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Dear Friend,

I can almost see Siya* as she walks down a dark street in inner-city India. She glances over her shoulder, opens the security gate, and steps inside. She closes the door and locks it. “Mama!” her young son says, greeting her. Siya scoops him up into her arms, turning her back on the dark street on the other side of the door—she’s home.

Siya was once a prisoner of the dark streets. But this new home has liberated her from a life of fear and hopelessness. The Voice of Prophecy sponsors this special rehabilitation home in cooperation with Child Impact International. Together, you and I can protect Siya and her son from returning to a prison of darkness ever again.

Siya grew up in a remote village in Orissa, India. A naturally quiet and observant girl, she enjoyed life in her quiet community surrounded by her family. She would never have left her village if it weren’t for the promise of love. Siya’s friend introduced her to a boy on the other end of her mobile phone. Siya talked to him, and soon he declared his love and promised to marry her.

Siya believed these words and left her family and home. She traveled to the big city where, sadly, many trafficked victims end up. Alone in the bustling metropolis, Siya never met the boy who lured her there—and her dreams quickly vanished. She was in a prison of darkness. Frightened and coerced by her captors, Siya soon realized that she was pregnant. Every day she looked for an opportunity to escape her predicament. Putting herself and her baby’s life at risk, Siya managed to escape.

A police officer found Siya wandering a dark city street—sad, depressed, and alone. He took her to a government-run facility. Siya was safe in this government facility, but she wasn’t free. She sat behind bars with thieves and criminals. She was physically, emotionally, and spiritually in bondage. Government officials looked for a solution for this quiet pregnant girl from Orissa. Thankfully, there was another option for Siya.

Officials reached out to Anita, the founder of the rescue home. Thanks to you, she was able to tell them that, yes, she had a place there for Siya. After the birth of her baby, Siya and her tiny son transferred to the home. Stepping through the security gate and into the brightly decorated rooms, Siya’s observant eyes soaked it all up. The women there embraced her—they understood her predicament and showered her with compassion.

Siya quietly settled into life in the rescue home. She observed the other women taking part in the sewing and baking classes. She talked with the counselors and participated in worship. When her son was old enough, she joined the sewing and baking classes. She learned quickly and fell in love with baking, discovering her creative side in the process! For a year, Siya perfected her baking skills.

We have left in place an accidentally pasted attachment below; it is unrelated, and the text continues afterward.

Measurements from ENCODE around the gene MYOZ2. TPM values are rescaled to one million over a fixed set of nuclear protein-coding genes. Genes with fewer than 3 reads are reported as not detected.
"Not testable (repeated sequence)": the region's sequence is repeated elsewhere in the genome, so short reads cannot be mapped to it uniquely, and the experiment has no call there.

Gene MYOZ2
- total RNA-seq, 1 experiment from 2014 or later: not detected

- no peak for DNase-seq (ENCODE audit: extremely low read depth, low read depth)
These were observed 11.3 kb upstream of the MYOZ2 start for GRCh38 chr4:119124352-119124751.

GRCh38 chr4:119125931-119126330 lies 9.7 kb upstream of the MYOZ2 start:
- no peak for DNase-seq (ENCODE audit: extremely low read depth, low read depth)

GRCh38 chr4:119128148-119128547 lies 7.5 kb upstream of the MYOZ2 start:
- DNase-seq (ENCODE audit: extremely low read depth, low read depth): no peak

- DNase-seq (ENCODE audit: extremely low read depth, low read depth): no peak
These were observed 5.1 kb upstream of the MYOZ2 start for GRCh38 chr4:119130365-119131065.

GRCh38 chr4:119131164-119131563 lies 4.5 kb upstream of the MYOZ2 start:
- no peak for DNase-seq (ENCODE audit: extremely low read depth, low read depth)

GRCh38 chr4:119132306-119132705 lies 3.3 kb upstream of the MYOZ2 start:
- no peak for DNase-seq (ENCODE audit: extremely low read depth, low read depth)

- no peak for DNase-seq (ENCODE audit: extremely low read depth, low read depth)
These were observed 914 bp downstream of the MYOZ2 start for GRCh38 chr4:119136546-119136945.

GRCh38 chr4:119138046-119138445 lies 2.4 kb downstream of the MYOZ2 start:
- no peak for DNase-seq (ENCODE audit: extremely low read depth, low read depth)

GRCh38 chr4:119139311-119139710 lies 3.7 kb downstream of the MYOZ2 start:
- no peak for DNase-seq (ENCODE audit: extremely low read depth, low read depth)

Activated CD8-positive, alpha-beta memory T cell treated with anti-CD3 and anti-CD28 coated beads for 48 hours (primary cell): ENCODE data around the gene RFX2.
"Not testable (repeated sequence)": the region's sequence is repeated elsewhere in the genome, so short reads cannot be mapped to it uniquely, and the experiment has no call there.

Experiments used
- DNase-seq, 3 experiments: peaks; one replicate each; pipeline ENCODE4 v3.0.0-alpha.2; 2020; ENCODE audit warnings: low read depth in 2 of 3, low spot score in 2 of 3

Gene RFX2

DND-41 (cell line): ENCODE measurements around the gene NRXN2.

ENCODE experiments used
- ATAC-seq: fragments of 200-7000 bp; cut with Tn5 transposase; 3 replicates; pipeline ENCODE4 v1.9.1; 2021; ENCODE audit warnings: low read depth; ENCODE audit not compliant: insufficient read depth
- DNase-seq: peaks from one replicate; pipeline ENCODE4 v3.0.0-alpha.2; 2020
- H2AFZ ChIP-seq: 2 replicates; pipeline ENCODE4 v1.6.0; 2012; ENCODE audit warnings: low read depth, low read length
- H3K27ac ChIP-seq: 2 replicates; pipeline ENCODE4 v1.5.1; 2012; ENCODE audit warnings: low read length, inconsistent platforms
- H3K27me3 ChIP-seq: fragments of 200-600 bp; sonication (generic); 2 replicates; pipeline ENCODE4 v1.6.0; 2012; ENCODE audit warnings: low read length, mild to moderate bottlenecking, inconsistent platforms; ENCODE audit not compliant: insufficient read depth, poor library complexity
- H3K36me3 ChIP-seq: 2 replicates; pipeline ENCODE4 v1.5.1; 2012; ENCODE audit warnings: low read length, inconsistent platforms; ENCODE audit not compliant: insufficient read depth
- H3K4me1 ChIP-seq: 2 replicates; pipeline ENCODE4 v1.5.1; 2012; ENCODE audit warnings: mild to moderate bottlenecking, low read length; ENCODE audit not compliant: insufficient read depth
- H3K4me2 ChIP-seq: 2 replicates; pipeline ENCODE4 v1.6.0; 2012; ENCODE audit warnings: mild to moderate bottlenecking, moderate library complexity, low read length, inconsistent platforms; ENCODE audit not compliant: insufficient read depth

Just two short years after escaping her captors, Siya now works as one of the lead bakers at City Baking*, a commercial baking company. She’s a valuable employee who can bake up to 500 muffins in just one day!

This rehabilitation home has transformed Siya and her son’s lives. Earlier this year, she shared her hopes and dreams with Anita. “I want to put my son in a good school, and when he finishes I may go to Orissa to see my family, but for now I am happy here. I never imagined,” Siya continued, “that my life would turn around one day. I was so sad and depressed, but all that has changed now!

As I write, Siya is still baking—but not 500 muffins a day. Like many of our cities here, the city where Siya lives is coping with the pandemic and a recent spike in COVID-19 cases. City Baking is closed and Siya bakes instead for her rescue home family. She’s eager to get back to commercial baking, but for now she is grateful. Grateful that in the middle of a global pandemic, she isn’t trapped in the prison of the dark streets. She and her son have a home and a family. Siya, at last, is truly free.

Our rescue home is a refuge of freedom for women rescued from human trafficking. Government officials recognize the vital work that Anita and her team are doing—sadly, there is a continual stream of rescued girls and women like Siya who need our help.

Jean and I are personally committed to providing the ongoing support that Anita needs to keep the rescue home open for Siya, her son, and other rescued women. Will you partner with us to keep providing the freedom that this home provides? In the midst of this global pandemic, I’m grateful that Siya and her son are free from the prison of the dark city streets and safe with their family at our rescue home. Let’s keep it that way.

Your brother in Christ,

Shawn Boonstra
Speaker/Director, Voice of Prophecy

 

* name has been changed to protect privacy

 

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